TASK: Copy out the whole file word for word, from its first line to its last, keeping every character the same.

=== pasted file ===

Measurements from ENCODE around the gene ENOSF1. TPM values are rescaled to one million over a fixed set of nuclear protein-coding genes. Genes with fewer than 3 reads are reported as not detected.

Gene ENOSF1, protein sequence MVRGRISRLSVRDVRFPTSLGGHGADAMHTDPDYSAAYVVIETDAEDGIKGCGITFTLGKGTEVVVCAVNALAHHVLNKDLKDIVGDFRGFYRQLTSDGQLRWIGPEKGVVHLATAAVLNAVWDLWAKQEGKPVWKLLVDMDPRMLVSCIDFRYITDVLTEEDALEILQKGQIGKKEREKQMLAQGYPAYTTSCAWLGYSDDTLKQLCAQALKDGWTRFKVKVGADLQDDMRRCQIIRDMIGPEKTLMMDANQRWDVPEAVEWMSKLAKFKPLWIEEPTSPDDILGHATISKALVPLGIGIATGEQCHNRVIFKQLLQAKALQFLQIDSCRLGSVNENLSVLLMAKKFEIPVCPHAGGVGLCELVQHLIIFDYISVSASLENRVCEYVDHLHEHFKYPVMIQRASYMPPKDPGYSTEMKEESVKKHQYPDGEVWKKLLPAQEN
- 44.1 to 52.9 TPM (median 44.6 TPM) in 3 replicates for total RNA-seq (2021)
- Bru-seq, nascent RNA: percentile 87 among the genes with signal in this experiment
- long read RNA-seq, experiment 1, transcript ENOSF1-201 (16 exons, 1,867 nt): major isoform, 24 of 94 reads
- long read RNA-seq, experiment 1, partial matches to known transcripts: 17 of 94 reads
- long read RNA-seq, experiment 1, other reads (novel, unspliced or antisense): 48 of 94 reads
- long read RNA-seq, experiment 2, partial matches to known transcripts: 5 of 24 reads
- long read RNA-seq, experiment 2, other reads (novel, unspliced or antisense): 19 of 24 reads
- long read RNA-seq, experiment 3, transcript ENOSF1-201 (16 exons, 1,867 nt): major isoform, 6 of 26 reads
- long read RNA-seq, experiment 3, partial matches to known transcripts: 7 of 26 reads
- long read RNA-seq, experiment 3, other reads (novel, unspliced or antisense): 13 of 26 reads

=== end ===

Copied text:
Measurements from ENCODE around the gene ENOSF1. TPM values are rescaled to one million over a fixed set of nuclear protein-coding genes. Genes with fewer than 3 reads are reported as not detected.

Gene ENOSF1, protein sequence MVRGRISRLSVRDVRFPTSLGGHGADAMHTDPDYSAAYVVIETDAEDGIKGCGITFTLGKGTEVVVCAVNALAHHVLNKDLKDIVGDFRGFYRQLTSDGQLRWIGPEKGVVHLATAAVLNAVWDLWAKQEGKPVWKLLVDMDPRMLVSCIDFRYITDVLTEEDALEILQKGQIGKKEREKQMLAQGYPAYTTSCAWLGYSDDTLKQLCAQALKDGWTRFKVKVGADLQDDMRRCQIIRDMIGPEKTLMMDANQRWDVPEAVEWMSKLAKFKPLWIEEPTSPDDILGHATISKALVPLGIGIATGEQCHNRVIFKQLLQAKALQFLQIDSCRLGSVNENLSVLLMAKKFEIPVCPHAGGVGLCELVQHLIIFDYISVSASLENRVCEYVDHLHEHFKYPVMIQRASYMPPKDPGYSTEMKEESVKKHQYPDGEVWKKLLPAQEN
- 44.1 to 52.9 TPM (median 44.6 TPM) in 3 replicates for total RNA-seq (2021)
- Bru-seq, nascent RNA: percentile 87 among the genes with signal in this experiment
- long read RNA-seq, experiment 1, transcript ENOSF1-201 (16 exons, 1,867 nt): major isoform, 24 of 94 reads
- long read RNA-seq, experiment 1, partial matches to known transcripts: 17 of 94 reads
- long read RNA-seq, experiment 1, other reads (novel, unspliced or antisense): 48 of 94 reads
- long read RNA-seq, experiment 2, partial matches to known transcripts: 5 of 24 reads
- long read RNA-seq, experiment 2, other reads (novel, unspliced or antisense): 19 of 24 reads
- long read RNA-seq, experiment 3, transcript ENOSF1-201 (16 exons, 1,867 nt): major isoform, 6 of 26 reads
- long read RNA-seq, experiment 3, partial matches to known transcripts: 7 of 26 reads
- long read RNA-seq, experiment 3, other reads (novel, unspliced or antisense): 13 of 26 reads